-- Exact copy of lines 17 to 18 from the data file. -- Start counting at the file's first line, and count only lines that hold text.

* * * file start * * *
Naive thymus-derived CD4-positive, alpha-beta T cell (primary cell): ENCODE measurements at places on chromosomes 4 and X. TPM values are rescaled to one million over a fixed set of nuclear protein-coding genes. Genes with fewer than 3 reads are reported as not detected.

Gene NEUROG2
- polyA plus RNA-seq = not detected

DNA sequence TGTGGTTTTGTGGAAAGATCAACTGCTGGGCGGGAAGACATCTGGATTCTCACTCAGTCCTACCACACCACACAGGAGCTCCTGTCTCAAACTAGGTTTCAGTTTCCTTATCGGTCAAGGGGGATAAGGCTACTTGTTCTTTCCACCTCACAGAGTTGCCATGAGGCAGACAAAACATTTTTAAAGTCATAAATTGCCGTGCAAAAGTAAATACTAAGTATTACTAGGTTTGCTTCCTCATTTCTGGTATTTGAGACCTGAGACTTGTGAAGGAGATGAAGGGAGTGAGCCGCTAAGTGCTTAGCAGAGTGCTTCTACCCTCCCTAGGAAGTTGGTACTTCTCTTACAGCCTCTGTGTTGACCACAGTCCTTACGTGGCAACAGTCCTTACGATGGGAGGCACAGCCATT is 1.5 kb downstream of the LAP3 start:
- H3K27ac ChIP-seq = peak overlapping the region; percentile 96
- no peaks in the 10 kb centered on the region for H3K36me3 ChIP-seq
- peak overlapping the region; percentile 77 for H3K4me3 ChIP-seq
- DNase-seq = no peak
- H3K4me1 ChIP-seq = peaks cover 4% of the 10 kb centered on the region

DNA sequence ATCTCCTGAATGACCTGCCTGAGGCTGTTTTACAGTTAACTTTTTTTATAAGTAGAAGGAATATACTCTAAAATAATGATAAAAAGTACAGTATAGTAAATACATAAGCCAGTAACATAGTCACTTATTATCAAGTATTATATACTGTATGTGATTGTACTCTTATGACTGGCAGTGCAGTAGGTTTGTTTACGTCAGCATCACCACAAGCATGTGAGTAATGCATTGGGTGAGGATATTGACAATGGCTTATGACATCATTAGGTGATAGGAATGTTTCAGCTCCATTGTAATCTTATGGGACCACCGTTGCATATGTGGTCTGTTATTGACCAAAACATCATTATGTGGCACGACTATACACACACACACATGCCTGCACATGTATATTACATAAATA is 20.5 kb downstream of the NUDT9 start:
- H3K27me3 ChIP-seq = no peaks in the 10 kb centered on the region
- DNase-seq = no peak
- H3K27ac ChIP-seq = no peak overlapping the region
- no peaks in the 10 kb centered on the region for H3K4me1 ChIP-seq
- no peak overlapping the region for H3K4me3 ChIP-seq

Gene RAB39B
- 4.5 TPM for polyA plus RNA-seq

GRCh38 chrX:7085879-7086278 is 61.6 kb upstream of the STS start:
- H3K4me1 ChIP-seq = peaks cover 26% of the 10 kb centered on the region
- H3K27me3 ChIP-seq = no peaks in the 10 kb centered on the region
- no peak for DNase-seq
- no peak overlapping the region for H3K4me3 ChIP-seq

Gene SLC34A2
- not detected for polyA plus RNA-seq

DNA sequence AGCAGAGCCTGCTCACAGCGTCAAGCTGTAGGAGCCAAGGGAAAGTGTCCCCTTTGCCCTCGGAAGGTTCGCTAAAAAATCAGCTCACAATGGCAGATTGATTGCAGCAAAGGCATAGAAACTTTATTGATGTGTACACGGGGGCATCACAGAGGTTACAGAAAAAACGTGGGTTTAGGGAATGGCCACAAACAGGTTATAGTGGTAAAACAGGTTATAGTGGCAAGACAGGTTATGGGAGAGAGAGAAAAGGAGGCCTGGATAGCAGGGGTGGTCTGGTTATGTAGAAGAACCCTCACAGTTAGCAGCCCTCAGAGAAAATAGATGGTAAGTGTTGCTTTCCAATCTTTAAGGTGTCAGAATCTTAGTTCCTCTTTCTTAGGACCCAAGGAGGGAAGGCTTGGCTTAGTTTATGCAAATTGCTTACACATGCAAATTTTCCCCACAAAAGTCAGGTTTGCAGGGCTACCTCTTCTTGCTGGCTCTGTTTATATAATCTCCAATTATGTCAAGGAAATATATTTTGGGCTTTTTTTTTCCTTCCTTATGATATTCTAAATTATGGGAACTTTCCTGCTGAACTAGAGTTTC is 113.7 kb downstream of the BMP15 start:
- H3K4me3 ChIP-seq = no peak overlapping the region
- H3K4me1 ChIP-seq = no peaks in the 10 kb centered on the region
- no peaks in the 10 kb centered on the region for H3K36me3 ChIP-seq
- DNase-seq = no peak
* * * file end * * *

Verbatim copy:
- 4.5 TPM for polyA plus RNA-seq

GRCh38 chrX:7085879-7086278 is 61.6 kb upstream of the STS start: